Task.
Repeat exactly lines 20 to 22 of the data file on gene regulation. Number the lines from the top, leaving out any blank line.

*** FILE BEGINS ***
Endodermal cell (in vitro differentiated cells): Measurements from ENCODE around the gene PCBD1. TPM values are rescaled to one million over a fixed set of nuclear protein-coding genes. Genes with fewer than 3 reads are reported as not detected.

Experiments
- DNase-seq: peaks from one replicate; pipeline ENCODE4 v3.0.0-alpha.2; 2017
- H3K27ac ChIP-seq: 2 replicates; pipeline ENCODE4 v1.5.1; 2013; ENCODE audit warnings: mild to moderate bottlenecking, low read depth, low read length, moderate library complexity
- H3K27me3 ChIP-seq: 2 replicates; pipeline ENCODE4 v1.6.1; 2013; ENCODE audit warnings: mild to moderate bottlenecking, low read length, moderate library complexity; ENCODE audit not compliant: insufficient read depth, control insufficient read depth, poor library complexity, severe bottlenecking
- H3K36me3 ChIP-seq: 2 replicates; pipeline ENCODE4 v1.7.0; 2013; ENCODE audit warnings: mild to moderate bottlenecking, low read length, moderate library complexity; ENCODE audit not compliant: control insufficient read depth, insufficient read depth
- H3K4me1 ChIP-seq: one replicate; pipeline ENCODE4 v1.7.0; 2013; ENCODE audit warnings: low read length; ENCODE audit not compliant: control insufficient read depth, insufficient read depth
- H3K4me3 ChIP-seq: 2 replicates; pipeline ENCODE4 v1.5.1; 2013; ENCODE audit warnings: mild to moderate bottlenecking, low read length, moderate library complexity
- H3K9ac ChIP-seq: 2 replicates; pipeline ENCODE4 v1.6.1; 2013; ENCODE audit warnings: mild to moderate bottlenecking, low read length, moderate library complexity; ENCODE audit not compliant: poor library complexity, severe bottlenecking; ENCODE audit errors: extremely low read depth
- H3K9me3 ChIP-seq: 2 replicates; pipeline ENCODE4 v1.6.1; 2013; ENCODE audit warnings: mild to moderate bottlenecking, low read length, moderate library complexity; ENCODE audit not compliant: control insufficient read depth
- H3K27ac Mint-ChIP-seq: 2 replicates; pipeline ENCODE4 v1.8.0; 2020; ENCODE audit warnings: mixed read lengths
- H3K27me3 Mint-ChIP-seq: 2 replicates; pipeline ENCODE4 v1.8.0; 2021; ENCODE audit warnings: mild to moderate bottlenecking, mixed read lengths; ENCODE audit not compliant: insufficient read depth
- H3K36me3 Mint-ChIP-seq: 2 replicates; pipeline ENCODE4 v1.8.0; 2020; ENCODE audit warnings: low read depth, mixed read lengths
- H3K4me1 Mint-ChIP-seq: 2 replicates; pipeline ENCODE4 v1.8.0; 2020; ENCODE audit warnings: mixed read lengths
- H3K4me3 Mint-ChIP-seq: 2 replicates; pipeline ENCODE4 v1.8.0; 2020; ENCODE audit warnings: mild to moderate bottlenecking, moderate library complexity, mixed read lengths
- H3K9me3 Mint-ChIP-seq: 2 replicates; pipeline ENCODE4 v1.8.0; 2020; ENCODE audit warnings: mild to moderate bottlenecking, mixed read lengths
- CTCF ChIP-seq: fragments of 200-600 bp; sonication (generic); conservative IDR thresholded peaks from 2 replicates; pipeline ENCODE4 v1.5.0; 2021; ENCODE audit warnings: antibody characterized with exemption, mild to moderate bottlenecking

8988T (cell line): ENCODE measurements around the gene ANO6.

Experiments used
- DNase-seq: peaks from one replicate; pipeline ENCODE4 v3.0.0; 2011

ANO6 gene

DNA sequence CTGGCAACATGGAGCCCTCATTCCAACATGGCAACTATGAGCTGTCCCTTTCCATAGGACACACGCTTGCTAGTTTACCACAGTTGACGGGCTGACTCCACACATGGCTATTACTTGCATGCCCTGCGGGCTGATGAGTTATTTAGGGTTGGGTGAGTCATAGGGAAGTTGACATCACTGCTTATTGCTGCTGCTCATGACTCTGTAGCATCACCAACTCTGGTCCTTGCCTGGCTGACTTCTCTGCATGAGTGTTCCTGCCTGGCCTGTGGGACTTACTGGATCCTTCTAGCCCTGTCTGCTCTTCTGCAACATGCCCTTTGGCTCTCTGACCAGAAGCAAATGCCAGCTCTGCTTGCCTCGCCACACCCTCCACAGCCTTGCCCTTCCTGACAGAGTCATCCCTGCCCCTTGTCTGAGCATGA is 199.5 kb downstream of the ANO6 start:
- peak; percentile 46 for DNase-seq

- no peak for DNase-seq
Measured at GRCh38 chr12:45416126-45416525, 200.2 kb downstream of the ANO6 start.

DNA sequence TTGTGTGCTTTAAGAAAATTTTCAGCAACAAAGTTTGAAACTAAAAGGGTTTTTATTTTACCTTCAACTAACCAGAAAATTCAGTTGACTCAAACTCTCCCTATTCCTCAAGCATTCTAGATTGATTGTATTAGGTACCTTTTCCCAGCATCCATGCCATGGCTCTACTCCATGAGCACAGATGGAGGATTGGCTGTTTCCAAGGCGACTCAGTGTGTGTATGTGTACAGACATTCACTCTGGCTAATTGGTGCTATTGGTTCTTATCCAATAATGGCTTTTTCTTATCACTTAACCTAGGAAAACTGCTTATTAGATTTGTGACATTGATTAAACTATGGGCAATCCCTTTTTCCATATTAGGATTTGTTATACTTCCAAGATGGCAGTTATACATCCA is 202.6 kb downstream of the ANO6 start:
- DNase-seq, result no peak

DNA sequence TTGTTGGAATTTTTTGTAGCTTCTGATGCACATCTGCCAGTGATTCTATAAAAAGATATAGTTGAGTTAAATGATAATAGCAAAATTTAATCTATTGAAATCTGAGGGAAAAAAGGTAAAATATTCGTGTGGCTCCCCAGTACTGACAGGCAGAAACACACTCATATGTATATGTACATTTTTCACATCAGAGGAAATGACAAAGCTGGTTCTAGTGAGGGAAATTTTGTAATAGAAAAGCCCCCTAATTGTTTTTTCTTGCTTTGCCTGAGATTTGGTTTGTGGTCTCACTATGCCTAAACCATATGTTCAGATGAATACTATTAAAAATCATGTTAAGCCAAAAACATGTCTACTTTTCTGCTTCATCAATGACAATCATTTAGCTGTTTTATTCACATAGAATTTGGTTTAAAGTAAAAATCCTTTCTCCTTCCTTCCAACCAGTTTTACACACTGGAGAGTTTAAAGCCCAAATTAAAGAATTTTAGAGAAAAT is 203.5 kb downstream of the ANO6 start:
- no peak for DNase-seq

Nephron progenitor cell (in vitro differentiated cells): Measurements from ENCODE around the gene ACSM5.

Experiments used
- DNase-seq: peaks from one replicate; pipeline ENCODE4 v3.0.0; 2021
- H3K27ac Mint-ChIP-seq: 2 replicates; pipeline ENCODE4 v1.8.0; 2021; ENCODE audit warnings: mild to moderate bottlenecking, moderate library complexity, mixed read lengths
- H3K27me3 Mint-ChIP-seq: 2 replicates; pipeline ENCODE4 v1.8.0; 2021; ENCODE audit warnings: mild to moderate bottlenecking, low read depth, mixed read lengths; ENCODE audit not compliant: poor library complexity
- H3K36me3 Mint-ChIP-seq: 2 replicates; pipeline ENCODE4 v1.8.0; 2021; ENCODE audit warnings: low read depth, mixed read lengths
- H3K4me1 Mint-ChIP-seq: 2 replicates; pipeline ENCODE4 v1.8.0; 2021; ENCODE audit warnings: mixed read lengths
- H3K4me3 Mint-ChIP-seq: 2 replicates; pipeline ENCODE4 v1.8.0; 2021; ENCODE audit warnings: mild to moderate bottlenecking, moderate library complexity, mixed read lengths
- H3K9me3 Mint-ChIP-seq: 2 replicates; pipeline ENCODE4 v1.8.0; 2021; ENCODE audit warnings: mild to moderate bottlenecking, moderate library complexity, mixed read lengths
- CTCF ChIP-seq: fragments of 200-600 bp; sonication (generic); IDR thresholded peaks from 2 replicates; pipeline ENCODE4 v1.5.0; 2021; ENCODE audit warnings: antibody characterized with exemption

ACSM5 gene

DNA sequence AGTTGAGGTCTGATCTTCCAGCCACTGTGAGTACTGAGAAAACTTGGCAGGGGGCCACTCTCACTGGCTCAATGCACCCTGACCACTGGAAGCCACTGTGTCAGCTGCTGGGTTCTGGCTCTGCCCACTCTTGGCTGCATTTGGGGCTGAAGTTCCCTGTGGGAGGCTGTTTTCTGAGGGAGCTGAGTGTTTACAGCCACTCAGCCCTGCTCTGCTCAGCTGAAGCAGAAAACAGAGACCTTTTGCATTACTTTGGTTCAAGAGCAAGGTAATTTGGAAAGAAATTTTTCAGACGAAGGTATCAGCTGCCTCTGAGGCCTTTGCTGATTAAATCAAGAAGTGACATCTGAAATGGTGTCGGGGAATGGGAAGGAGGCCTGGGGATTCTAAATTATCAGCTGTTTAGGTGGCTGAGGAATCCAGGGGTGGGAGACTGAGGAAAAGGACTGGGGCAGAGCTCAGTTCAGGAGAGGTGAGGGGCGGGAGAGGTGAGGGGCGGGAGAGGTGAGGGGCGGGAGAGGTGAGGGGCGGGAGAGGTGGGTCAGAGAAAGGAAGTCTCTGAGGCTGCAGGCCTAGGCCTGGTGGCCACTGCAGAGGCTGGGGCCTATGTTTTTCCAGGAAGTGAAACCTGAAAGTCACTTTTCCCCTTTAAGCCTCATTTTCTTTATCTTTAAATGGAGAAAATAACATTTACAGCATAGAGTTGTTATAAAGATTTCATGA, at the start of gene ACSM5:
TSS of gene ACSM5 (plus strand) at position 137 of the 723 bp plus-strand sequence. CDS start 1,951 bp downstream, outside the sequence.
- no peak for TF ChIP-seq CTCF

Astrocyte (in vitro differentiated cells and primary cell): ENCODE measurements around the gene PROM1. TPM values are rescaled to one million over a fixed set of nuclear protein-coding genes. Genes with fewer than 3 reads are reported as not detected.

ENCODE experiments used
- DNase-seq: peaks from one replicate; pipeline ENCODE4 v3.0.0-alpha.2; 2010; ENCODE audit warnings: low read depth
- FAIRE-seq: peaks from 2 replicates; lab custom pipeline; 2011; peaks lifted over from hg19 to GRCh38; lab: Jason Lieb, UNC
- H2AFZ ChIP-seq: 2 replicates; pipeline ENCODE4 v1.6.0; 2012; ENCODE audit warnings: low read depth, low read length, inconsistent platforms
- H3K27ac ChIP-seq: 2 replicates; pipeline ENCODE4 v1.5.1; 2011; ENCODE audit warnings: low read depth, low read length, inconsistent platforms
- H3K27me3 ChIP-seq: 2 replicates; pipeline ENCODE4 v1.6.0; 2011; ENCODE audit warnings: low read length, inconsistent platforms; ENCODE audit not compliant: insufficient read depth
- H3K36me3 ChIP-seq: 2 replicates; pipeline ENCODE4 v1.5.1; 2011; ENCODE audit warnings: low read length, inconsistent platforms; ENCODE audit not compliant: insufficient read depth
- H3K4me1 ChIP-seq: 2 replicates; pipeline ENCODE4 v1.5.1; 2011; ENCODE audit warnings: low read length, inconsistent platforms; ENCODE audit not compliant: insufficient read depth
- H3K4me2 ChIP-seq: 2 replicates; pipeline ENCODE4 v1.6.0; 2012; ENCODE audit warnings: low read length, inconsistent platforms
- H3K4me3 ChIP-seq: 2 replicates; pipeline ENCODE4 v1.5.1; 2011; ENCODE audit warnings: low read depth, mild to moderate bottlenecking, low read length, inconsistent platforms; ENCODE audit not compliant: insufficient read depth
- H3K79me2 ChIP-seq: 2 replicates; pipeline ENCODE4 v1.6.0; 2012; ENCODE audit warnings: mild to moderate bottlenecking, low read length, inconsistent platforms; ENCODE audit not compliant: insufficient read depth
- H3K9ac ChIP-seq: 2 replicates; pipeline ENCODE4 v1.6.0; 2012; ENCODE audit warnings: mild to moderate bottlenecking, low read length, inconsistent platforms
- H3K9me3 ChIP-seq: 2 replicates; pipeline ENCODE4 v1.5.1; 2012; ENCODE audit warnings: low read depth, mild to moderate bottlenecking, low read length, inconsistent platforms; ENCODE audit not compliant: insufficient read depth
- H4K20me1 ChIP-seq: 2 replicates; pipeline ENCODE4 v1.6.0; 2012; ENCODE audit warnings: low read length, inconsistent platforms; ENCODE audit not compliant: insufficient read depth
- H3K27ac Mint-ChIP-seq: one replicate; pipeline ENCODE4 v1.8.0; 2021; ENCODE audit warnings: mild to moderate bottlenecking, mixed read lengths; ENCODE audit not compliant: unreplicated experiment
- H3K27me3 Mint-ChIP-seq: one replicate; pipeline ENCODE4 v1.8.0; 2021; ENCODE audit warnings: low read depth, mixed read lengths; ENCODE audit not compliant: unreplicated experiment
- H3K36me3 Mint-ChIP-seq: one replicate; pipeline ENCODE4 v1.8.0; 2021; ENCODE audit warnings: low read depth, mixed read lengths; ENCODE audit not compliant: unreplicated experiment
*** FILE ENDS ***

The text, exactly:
- DNase-seq: peaks from one replicate; pipeline ENCODE4 v3.0.0; 2011

ANO6 gene

DNA sequence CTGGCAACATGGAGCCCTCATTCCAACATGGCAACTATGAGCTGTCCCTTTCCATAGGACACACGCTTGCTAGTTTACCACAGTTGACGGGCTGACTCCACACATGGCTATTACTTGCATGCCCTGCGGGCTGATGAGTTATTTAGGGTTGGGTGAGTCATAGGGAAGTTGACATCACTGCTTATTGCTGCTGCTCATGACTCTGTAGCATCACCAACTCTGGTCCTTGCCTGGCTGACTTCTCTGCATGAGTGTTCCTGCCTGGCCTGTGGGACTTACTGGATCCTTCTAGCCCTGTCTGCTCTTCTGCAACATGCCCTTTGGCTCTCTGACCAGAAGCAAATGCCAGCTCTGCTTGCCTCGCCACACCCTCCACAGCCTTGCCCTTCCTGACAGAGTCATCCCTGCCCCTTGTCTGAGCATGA is 199.5 kb downstream of the ANO6 start: